- Mahkamah ‘gopoh’ buat keputusan penghakiman Liwat II, kata bekas polis
- The Great and Magical Gabo
- [VIDEO] Gagal jelaskan MH370, Anwar cadang Hisham letak jawatan
- MH370 scrutiny on Malaysia deals wild card in Anwar case
- On borrowed time, Anwar struggles with Karpal’s replacement
- Tolak hudud: Saya bukan Dr Mahathir, kata Anwar
Posted: 21 Apr 2014 02:36 AM PDT
Penghakiman Mahkamah Rayuan terhadap kes Liwat II Ketua Pembangkang Datuk Seri Anwar Ibrahim dibuat secara tergopoh gapah, kata Datuk Mat Zain Ibrahim.
Bekas ketua pengarah Jabatan Siasatan Jenayah Kuala Lumpur itu menegaskan, selain mahkamah melakukan kesilapan, prosiding rayuan berkenaan turut dicemari campur tangan kerajaan, terutamanya Peguam Negara Tan Sri Abdul Gani Patail (gambar).
“Hakim Mahkamah Rayuan membuat keputusan tersebut secara tergopoh-gapah, tanpa memberi pertimbangan yang mendalam dan menyeluruh kepada keterangan-keterangan yang dibentangkan kedua-dua pihak sejak mula prosiding tersebut diadakan.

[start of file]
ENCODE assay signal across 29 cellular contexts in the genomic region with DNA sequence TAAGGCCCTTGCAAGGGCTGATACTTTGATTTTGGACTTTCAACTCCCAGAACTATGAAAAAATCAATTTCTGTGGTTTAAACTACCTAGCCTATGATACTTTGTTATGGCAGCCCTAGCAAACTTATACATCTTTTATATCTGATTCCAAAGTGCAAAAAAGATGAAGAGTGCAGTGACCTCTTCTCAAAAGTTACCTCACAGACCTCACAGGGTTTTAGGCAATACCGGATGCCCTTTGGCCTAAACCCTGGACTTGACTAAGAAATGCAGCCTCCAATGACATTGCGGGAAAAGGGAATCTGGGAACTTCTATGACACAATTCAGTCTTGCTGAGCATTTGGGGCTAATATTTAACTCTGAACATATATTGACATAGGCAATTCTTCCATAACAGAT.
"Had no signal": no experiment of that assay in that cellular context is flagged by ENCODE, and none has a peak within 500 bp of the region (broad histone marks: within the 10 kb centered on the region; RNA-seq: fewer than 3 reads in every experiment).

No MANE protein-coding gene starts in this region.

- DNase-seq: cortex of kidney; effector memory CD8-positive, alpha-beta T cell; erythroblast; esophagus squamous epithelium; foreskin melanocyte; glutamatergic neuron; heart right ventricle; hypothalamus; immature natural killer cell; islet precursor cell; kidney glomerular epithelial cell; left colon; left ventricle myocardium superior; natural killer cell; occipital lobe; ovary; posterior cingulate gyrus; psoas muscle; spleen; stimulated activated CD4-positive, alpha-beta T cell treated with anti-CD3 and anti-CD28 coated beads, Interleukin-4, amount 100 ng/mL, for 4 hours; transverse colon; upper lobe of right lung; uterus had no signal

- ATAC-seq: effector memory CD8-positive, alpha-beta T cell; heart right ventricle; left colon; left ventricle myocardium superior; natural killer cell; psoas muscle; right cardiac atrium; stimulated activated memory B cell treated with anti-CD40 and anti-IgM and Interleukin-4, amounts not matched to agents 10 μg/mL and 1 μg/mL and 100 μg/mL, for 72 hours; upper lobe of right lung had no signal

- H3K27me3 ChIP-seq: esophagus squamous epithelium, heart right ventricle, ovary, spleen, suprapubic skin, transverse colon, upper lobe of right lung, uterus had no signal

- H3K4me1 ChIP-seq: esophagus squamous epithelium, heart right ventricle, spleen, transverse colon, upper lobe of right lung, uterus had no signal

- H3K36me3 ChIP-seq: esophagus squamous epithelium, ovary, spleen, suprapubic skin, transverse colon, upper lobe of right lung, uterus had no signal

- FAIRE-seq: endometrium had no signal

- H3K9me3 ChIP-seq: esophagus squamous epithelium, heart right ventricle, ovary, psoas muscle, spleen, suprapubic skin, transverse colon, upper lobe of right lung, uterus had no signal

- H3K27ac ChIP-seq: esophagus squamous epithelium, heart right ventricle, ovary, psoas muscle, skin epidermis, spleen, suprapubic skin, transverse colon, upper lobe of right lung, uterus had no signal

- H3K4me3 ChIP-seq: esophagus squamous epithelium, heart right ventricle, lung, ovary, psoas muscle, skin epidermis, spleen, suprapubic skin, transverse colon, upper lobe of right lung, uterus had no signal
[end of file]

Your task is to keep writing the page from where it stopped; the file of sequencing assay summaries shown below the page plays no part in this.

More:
“Selain Mahkamah Rayuan sendiri ada membuat tafsiran silap menyentuh fakta mustahak, prosiding rayuan tersebut dicemari tindakan pihak kerajaan dan khasnya Peguam Negara,” kata Mat Zain dalam satu kenyataan di Kuala Lumpur hari ini.
Beliau berkata, kerajaan dan peguam negara juga mengemukakan beberapa kenyataan tidak benar, dan/atau membenamkan keterangan mustahak atau yang memihak kepada tertuduh daripada pengetahuan mahkamah.
Dalam penghakiman setebal 85 muka surat yang diedarkan kepada media minggu lalu, mahkamah memutuskan adalah selamat untuk mahkamah mensabitkan Anwar terhadap pertuduhan meliwat bekas pembantunya Mohd Saiful Bukhari Azlan kerana terdapat cukup keterangan untuk mengesah dan membuktikannya.
Mahkamah berkata, sekiranya diandaikan tiada bukti menyokong keterangan Mohd Saiful tentang fakta berlakunya penetrasi, adalah selamat untuk mensabitkan Anwar.
Panel tiga hakim Mahakmah Rayuan diketuai Hakim Datuk Balia Yusof Wahi dalam penghakiman bertulis bertarikh 11 April berkata, terdapat cukup keterangan lain yang membolehkan elemen pertuduhan dapat disah dan dibuktikan.
Penghakiman mahkamah itu turut memutuskan isu kemungkinan sampel DNA diambil daripada Mohd Saiful diusik oleh pegawai penyiasat kes Superitenden Jude Blacious Pereira dan tercemar juga tidak dapat dibuktikan.
Mat Zain berkata, sekiranya mahkamah rayuan tidak tergopoh-gapah membuat keputusan, sebaliknya meneliti mendalam keterangan yang dibentangkan oleh kedua-dua pihak, semenjak prosiding bermula pada 2008, mereka sendiri akan menemui fakta dan banyak lagi keterangan yang menunjukkan salah laku terancang pihak pendakwaan dan penyiasatan dalam prosiding kes tersebut.